Born on December 10, 1920 in St. Louis, Missouri
Virtuoso, jazz trumpet player, and educator
A world renowned jazz flugelhornist and trumpeter, Clark Terry is known for his musical blend of artistry, energy and good taste. As an enthusiastic propagator of the jazz tradition, Terry is a devoted educator who teaches young people about the music and the history that comprise this art form.
Terry was born the seventh of ten children to Mary and Clark Terry on December 10, 1920 in St. Louis, Missouri. Terry's father worked for a gas company, and his mother, who did day work, died when Terry was only seven years old. Terry's early introduction to music came when his older sister, Ada, married tuba player, Sy McField. McField was performing with Dewey Jackson and the Musical Ambassadors, and one of the members of the band, the trumpet player, owned a candy store and used to give Terry caramels and Mary Jane's. Not incidentally, this early experience incited Terry's fondness for the trumpet. While Terry states that he never had a formal music lesson, hearing the Musical Ambassadors inspired him to try his hand at creating a musical sound of his own. With a piece of garden hose and other discarded parts, Terry and his brother made their own instruments. The neighbors, tired of hearing the noise from Terry's homemade contraption, pitched in and bought him a $12.50 trumpet from a pawn shop. From then on Terry began a dedicated course of self-education, learning by trial and error how to play the trumpet.
After attending Vashon High School, Terry performed in small club in St. Louis, before joining the Navy in 1942, where he played with the United States Naval Band while stationed at the Great Lakes Naval Station in Chicago. After leaving the Navy in 1945, Terry played with jazz notables such as Lionel Hampton, George Hudson, and Charlie Barnet. In 1948 Terry joined the legendary Count Basie, with whom he remained until 1951 when another of the jazz world's greats, Duke Ellington, lured Terry away from Basie. Terry played with Ellington for the next eight years, during which time Terry recalls being inducted into the "University of Ellingtonia." Terry states that Ellington had an uncanny way of getting the best out of his musicians, a skill Terry says he acquired from Ellington by "osmosis." He explains: "so many things you don't even know you possess, until you get up there on the bench, then you reach for the Ellington. Bang. And it works every time." ( Post Standard 4/13/97). While Terry undoubtedly gained an invaluable education playing with Ellington, Terry's modern, exuberant style rejuvenated the Ellington group's more traditional sound, as well.
In 1959 Terry joined Quincy Jones's orchestra to play Harold Arlen's opera, Free and Easy . One year later, Terry accepted an offer to join the Tonight Show band and became the first African American staff musician to work for the National Broadcasting Company (NBC). Terry credits the Urban League, for confronting NBC about the lack of African American musicians employed by the company. When NBC responded that blacks were not suited for work as professional studio musicians, the Urban League submitted Terry's name on a list of qualified musicians. NBC offered him the job, and Terry remained there for twelve years as one of the spotlighted players in the Tonight Show band. It was during this time he received the nickname, Mumbles, for his smash-hit parody of scat singing. When the Tonight Show moved to Los Angeles, Terry remained in New York. He continued to do freelance work and lead Clark Terry's Big B-A-D Band, which he had formed in 1966. He recorded regularly in the 1960s, including a classic set with the Oscar Peterson Trio and performed several dates with the quintet he co-led with valve trombonist Bob Brookmeyer. In the 1970s, he performed in Africa, the Middle East and Pakistan as a goodwill ambassador for the State Department. Since the 1970s Terry has performed at Carnegie Hall, Town Hall and Lincoln Center, toured with the Newport Jazz All Stars and was featured with Skitch Henderson's New York Pops Orchestra. In 1986 Terry recorded the tribute, To Duke and Basie, and in 1993 he honored Louis Armstrong on his What a Wonderful World: For Lou. He also received praise for his 2004 rendition of Porgy and Bess .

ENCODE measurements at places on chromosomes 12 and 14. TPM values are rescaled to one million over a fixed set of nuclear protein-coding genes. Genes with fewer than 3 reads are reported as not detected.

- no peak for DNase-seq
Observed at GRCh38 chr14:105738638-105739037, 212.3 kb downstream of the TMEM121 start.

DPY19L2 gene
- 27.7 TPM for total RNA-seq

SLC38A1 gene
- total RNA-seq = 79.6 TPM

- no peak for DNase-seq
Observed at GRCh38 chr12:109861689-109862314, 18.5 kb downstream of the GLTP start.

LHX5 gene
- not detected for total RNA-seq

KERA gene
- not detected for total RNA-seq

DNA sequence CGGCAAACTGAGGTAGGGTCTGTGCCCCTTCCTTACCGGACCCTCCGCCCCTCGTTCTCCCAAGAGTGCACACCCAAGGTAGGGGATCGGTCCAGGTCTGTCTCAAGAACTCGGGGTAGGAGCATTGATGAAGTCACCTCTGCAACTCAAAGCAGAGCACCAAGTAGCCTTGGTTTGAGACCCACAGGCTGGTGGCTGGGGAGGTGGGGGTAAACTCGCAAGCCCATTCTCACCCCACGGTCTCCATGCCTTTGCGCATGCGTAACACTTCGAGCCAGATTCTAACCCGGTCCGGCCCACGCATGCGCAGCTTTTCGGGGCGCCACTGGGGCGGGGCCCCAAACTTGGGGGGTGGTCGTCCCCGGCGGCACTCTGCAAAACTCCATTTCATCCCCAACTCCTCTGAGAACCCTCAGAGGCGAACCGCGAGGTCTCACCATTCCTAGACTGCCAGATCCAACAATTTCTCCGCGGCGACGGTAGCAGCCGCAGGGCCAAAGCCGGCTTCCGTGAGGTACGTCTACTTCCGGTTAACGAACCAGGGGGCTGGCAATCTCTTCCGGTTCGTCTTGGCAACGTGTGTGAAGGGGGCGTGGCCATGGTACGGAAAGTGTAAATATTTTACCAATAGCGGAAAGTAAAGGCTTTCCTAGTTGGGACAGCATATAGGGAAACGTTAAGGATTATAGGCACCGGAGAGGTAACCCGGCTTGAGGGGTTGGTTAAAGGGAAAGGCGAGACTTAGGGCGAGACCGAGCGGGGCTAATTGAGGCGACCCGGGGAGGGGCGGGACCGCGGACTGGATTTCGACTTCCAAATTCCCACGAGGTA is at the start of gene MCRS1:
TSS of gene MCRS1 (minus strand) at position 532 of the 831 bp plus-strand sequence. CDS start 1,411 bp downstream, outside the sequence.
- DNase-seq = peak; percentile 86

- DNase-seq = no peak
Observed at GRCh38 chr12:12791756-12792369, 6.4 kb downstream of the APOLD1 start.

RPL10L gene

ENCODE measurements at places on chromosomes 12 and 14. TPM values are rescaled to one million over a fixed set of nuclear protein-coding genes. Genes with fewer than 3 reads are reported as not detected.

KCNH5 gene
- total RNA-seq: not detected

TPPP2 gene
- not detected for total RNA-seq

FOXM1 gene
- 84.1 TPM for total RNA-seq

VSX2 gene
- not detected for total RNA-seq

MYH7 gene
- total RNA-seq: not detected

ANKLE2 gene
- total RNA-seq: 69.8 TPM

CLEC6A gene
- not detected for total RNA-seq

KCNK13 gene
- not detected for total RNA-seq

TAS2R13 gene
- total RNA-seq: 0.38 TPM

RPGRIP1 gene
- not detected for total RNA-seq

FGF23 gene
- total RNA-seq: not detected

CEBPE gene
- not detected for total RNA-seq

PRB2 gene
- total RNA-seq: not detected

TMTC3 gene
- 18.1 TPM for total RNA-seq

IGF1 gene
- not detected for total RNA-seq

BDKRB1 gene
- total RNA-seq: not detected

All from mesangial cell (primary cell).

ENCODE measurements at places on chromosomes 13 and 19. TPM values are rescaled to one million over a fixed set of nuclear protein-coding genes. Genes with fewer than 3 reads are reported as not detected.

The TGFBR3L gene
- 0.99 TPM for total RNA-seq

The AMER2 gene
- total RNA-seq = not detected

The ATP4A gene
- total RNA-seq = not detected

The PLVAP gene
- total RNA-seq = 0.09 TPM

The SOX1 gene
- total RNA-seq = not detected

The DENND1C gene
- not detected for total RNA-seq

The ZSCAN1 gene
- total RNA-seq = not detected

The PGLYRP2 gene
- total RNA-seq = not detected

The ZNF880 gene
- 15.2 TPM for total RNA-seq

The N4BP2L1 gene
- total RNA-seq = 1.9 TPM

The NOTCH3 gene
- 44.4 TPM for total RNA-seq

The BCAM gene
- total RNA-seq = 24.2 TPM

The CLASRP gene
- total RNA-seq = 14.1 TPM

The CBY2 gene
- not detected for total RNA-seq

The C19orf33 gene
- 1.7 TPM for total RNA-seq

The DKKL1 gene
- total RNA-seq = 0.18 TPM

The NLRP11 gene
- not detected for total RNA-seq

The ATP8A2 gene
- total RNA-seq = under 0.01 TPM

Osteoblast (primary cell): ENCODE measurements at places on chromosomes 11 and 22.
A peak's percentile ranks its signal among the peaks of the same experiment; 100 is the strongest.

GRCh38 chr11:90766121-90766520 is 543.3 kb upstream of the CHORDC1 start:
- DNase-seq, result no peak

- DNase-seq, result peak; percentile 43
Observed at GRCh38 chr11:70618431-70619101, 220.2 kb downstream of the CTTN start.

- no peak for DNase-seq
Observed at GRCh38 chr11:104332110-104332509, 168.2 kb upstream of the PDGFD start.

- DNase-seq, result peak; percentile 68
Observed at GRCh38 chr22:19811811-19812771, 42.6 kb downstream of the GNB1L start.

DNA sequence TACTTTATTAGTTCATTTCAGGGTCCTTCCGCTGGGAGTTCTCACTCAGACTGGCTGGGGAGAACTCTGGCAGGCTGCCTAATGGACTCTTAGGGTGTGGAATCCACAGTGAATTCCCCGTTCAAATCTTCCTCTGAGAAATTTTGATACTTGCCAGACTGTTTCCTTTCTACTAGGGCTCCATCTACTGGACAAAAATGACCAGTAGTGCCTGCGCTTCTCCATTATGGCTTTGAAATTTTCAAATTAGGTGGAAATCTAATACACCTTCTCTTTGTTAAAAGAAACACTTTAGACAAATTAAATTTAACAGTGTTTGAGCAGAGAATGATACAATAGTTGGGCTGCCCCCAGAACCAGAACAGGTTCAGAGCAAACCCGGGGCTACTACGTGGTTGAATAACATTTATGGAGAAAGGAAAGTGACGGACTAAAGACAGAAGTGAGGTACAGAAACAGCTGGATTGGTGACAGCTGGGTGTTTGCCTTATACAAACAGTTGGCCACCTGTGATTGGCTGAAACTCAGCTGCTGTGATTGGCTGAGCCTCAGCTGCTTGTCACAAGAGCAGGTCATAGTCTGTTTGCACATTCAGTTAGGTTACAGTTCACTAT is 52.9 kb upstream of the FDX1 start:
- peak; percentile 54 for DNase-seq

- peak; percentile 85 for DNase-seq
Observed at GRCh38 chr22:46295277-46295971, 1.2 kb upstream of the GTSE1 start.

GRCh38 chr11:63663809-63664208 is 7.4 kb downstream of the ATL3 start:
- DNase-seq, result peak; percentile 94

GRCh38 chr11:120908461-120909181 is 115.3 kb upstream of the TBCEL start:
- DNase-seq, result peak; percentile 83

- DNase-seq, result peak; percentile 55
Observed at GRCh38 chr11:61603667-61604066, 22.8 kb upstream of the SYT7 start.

In addition to his illustrious touring and recording career, Terry has long-served as one of the country's premier jazz educators. He has hosted numerous jazz camps and clinics, served as the jazz artist-in-residence at William Paterson University, and frequently mentors and plays with the next generation of up-and-coming musicians. In 2004, as part of his commitment to promoting the legacy and history of jazz, Terry donated his personal archives, including manuscripts, recordings, instruments and even an African walking stick given to him by Dizzy Gillespie, to William Paterson University. Despite his fight with diabetes, which has affected his vision, and his surgery for colon cancer that has been in remission for three years, Terry continues to play jazz and educate young musicians.A veritable institution of the jazz tradition, Terry has composed more than 200 jazz songs, performed for seven US presidents, received 13 honorary doctorates, played with nearly every jazz musician in the business and served as a mentor to Quincy Jones, Miles Davis and Wynton and Bradford Marsalis. He has received a Grammy Award, two Grammy certificates, three Grammy nominations, was knighted in Germany, inducted into the NEA Jazz Hall of Fame and is the recipient of the prestigious French Order of Arts and Letters.
Terry has two sons, Hiawatha and Victor (deceased) and two stepsons, Gary and Tony. He lives in with his wife, Gwen and continues to perform at venues around the world.
• Clark Terry's Wikipedia page
• Quincy Jones' Visionary Page
URL (Click to bookmark): http://www.visionaryproject.org/terryclark